How to Prepare For Travel When Menopause Starts
Do chat with your physician about your menopause and agree on a plan for managing your menopause symptoms.
Do you ever reach the end of the day with uncomfortably tight clothes, especially around your tummy? It can feel like you’ve gained two dress sizes during the day!
Changes in your hormone levels, particularly during perimenopause, can lead to higher levels of oestrogen, which can cause your body to retain water and cause uncomfortable bloating.
Higher oestrogen levels plus pressurised cabins on planes – which also tends to cause bloating – can make you quite uncomfortable.
How to cope with menopausal bloating when you’re travelling
- Keep moving – get up and walk around as much as possible.
- Stay hydrated – always have water with you.
- Snack on fruit and veggies, and avoid foods that make you feel “gassy”.
- Limit your consumption of alcohol, carbonated drinks and salty snacks.
- Pack loose-fitting clothes that won’t restrict your waistline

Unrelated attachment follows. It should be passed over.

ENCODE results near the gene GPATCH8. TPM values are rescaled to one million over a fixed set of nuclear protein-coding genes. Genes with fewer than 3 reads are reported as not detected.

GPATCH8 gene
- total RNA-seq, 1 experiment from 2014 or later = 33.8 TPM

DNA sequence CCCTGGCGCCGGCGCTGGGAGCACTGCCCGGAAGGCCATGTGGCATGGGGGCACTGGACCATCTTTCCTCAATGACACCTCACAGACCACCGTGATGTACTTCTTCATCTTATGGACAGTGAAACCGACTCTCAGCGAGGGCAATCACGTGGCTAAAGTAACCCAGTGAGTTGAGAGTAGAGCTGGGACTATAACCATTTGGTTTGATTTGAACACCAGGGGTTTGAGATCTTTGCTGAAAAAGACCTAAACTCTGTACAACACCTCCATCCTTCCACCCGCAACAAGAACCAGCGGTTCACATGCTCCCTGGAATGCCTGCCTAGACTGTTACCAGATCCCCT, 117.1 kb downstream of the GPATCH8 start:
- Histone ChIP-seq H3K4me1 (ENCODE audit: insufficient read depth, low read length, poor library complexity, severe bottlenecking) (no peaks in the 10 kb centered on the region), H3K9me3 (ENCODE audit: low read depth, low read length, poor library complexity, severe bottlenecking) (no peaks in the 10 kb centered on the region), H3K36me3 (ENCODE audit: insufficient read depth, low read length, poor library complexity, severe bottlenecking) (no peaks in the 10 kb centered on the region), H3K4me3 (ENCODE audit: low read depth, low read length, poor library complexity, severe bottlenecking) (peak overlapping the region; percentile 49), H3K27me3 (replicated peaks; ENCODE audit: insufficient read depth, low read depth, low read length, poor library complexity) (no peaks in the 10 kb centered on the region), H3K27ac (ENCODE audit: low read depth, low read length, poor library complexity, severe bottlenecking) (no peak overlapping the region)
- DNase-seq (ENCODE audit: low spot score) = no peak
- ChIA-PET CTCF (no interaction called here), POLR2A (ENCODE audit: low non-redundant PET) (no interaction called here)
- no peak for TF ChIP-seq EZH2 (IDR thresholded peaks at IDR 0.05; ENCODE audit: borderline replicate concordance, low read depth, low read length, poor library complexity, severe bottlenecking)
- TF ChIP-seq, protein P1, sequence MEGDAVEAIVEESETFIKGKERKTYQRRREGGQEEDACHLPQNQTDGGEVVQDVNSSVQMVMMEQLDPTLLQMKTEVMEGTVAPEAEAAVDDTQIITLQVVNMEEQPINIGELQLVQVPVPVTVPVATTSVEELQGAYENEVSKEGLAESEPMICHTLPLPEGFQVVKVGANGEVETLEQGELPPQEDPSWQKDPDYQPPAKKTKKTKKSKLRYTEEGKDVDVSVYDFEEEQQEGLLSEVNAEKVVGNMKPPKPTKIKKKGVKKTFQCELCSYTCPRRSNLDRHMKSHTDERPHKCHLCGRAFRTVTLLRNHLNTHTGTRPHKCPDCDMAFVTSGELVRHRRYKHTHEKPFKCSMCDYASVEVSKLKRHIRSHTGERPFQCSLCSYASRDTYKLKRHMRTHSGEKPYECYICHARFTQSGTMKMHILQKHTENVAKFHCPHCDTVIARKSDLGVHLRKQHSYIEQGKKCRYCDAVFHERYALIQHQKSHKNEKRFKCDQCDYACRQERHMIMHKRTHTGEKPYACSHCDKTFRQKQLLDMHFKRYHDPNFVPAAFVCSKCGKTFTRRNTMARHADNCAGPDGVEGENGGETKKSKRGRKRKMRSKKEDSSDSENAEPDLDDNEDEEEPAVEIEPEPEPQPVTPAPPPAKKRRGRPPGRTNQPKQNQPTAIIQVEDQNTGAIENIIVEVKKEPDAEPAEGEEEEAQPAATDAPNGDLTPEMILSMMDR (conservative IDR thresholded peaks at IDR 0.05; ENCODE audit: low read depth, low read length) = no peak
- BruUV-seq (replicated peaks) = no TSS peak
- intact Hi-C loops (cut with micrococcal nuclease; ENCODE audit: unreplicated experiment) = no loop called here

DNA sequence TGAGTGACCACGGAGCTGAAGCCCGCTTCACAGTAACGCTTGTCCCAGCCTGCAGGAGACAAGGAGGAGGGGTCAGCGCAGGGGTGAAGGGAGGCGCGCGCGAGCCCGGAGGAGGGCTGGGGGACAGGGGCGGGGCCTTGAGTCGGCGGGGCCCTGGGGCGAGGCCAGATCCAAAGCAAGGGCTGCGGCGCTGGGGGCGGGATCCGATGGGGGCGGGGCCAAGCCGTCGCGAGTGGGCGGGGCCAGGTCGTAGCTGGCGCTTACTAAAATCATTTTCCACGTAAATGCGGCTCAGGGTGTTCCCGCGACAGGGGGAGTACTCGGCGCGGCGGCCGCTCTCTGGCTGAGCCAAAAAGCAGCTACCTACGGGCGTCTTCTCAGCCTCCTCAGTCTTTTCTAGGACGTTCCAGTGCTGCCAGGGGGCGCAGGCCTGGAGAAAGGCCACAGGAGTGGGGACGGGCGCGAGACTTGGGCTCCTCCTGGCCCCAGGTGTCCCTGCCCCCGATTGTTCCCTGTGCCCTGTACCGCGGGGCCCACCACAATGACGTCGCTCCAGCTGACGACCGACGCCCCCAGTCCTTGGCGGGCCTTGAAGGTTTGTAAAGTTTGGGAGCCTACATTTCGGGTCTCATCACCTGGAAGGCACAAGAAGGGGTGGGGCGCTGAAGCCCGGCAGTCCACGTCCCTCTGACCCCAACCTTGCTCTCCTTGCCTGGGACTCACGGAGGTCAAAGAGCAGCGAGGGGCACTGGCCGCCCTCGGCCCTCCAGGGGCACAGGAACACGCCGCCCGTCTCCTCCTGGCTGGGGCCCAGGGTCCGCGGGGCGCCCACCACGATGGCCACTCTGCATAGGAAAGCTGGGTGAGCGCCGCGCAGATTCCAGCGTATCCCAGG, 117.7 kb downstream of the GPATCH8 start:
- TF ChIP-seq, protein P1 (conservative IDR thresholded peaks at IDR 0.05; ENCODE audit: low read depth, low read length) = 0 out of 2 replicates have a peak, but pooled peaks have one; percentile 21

2. Hot Flashes
Hot places can bring them on even if you’ve not had hot flashes at home, making summer trips to hot countries like Egypt hard to cope with. High humidity can be equally challenging to deal with.
Exercise may help you have fewer hot flashes because exercise raises endorphins (happy hormones) and can make you feel better about yourself.
How to cope with hot flashes
- Book a room with air conditioning and check it works as soon as you arrive!
- Stay somewhere with a pool, so you can dip in and cool down as often as you need.
- Carry a mini-fan in your day bag.
- Pack a chilled bamboo pillow with shredded latex/memory foam. filling (far more comfortable than cooling gel pads just beneath the pillowcase).